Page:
We shared a tent once near the Blue Ridge Mountains
and, in the middle of the night, I woke to pee.
You refused to leave the tent to guard me from bears
in the empty forest with only three other campers nearby.
The next night, I woke without feeling in my feet.
I nudged you awake to tell you I had frost bite.
You told me to shut up, that I worried
You told me I’d be fine in the morning—
how we’d packed
my car heading north through
the banks of snow. We sang along to music
knowing what the other would want to hear.
We would count
back from three,
plunging our heads under
all at once, and I would count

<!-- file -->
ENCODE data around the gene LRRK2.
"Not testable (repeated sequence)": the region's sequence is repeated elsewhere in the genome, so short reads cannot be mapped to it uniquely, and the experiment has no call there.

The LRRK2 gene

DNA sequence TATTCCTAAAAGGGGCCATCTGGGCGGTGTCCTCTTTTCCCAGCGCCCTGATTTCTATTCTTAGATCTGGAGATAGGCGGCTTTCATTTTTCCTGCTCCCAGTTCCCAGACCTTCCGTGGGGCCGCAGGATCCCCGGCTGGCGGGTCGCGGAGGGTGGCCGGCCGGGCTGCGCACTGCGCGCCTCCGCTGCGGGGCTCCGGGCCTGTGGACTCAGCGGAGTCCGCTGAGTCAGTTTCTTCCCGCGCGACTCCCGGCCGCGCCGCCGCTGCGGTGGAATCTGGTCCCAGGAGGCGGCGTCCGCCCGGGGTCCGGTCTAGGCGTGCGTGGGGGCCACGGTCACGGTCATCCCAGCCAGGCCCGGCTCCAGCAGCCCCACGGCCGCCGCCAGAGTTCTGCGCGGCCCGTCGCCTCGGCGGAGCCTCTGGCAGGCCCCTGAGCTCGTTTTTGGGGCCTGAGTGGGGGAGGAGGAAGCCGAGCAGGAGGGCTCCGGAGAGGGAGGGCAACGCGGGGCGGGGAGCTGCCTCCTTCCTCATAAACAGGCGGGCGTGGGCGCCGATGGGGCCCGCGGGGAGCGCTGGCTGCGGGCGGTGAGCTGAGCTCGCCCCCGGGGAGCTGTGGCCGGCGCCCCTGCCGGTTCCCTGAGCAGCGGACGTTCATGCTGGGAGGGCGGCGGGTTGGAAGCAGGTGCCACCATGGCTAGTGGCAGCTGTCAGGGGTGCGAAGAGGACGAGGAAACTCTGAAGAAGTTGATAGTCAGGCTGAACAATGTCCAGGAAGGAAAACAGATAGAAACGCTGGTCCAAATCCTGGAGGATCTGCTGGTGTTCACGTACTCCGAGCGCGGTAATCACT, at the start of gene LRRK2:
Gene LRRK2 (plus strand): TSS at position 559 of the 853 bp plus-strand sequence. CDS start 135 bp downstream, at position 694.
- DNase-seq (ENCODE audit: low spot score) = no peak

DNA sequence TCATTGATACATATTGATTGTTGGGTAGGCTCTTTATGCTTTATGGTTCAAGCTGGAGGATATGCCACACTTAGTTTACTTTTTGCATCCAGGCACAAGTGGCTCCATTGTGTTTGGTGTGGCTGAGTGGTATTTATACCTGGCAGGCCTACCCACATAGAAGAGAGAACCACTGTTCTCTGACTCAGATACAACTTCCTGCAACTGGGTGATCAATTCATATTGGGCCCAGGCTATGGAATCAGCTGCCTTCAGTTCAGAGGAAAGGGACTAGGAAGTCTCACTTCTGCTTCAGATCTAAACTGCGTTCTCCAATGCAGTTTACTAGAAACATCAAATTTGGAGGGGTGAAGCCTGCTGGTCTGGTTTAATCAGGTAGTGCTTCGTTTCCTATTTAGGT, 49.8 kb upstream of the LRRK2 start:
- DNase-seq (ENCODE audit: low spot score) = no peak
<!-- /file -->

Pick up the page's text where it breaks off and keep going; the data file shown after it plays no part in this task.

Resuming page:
than they were,
that I lasted longer.
You taught me how to hold
my breath longer, so we
could scare our parents
by playing dead in the
pool in our backyard.
I learned to count the
seconds not as I wanted them to,
but as they happened.
And still I’m holding my breath,
waiting for you to gasp for air.
Cassie Osvatics is a recent graduate of the University of Maryland with a B.A. in English and a graduate of the Jiménez-Porter Writers’ House for poetry. During her time at the university, she was a photographer and reporter for UMD Writer’s Bloc. Cassie is a concert photographer for Bandsintown, and a creative writing intern at Writopia Lab D.C.”